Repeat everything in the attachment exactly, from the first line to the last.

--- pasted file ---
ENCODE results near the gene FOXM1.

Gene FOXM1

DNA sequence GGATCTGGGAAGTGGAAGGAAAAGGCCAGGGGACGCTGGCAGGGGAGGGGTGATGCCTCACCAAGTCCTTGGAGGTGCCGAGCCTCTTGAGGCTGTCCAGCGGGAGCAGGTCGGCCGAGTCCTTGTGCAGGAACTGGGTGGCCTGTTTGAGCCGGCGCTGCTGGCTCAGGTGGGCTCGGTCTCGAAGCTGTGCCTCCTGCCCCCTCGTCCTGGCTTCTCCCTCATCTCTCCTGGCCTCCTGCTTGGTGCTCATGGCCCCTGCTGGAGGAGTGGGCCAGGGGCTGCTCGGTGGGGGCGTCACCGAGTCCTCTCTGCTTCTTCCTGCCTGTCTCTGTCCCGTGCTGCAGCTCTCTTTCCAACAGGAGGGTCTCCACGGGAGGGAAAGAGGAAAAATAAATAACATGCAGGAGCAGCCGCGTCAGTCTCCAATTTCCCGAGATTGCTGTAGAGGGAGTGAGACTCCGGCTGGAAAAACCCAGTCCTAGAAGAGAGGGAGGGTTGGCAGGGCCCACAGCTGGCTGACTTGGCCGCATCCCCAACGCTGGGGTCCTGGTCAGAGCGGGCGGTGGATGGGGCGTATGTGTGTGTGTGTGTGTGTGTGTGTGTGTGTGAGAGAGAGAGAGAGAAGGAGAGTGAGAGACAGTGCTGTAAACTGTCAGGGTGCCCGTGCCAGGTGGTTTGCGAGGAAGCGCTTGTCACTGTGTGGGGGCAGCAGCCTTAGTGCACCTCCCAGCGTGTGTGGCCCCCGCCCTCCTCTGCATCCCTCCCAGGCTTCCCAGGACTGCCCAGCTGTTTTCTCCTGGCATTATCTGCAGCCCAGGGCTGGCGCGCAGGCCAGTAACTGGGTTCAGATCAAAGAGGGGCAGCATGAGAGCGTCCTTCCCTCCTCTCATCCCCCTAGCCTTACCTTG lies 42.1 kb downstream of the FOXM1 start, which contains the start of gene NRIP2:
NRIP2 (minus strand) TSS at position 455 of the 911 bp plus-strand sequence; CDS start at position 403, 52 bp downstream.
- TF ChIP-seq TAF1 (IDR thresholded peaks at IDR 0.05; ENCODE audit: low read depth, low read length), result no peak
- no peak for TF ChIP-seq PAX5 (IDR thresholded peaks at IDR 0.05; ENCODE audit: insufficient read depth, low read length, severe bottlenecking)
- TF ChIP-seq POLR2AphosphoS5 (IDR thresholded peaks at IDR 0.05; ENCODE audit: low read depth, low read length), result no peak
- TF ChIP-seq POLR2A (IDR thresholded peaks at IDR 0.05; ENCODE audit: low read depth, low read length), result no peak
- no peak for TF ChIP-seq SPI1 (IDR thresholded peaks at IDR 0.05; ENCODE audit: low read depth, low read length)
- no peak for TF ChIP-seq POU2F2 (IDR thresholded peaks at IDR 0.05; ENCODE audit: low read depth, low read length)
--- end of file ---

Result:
ENCODE results near the gene FOXM1.

Gene FOXM1

DNA sequence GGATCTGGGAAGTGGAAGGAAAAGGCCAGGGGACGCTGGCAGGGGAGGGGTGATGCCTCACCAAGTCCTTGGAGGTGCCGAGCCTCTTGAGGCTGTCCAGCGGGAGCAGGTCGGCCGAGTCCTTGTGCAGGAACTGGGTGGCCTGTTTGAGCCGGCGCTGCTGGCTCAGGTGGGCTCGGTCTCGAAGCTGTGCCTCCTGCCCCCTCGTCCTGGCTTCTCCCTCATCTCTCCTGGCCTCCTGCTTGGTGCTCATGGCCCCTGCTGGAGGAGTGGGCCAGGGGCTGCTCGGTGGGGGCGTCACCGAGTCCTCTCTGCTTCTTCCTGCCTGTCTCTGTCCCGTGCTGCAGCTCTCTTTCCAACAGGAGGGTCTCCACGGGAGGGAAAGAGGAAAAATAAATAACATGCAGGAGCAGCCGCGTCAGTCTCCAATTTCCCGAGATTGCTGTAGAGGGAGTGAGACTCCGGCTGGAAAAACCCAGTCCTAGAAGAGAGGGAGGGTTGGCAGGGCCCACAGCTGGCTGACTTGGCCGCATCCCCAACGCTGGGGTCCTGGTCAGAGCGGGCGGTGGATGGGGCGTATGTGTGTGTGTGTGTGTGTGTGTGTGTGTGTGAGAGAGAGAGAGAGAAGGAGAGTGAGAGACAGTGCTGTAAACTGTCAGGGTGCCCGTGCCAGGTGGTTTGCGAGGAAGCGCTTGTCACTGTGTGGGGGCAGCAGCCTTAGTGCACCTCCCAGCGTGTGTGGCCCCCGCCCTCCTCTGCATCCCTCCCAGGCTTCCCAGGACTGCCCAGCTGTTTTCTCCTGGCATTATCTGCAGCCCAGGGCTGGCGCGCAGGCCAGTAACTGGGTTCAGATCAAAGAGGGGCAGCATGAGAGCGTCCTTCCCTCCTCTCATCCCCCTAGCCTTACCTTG lies 42.1 kb downstream of the FOXM1 start, which contains the start of gene NRIP2:
NRIP2 (minus strand) TSS at position 455 of the 911 bp plus-strand sequence; CDS start at position 403, 52 bp downstream.
- TF ChIP-seq TAF1 (IDR thresholded peaks at IDR 0.05; ENCODE audit: low read depth, low read length), result no peak
- no peak for TF ChIP-seq PAX5 (IDR thresholded peaks at IDR 0.05; ENCODE audit: insufficient read depth, low read length, severe bottlenecking)
- TF ChIP-seq POLR2AphosphoS5 (IDR thresholded peaks at IDR 0.05; ENCODE audit: low read depth, low read length), result no peak
- TF ChIP-seq POLR2A (IDR thresholded peaks at IDR 0.05; ENCODE audit: low read depth, low read length), result no peak
- no peak for TF ChIP-seq SPI1 (IDR thresholded peaks at IDR 0.05; ENCODE audit: low read depth, low read length)
- no peak for TF ChIP-seq POU2F2 (IDR thresholded peaks at IDR 0.05; ENCODE audit: low read depth, low read length)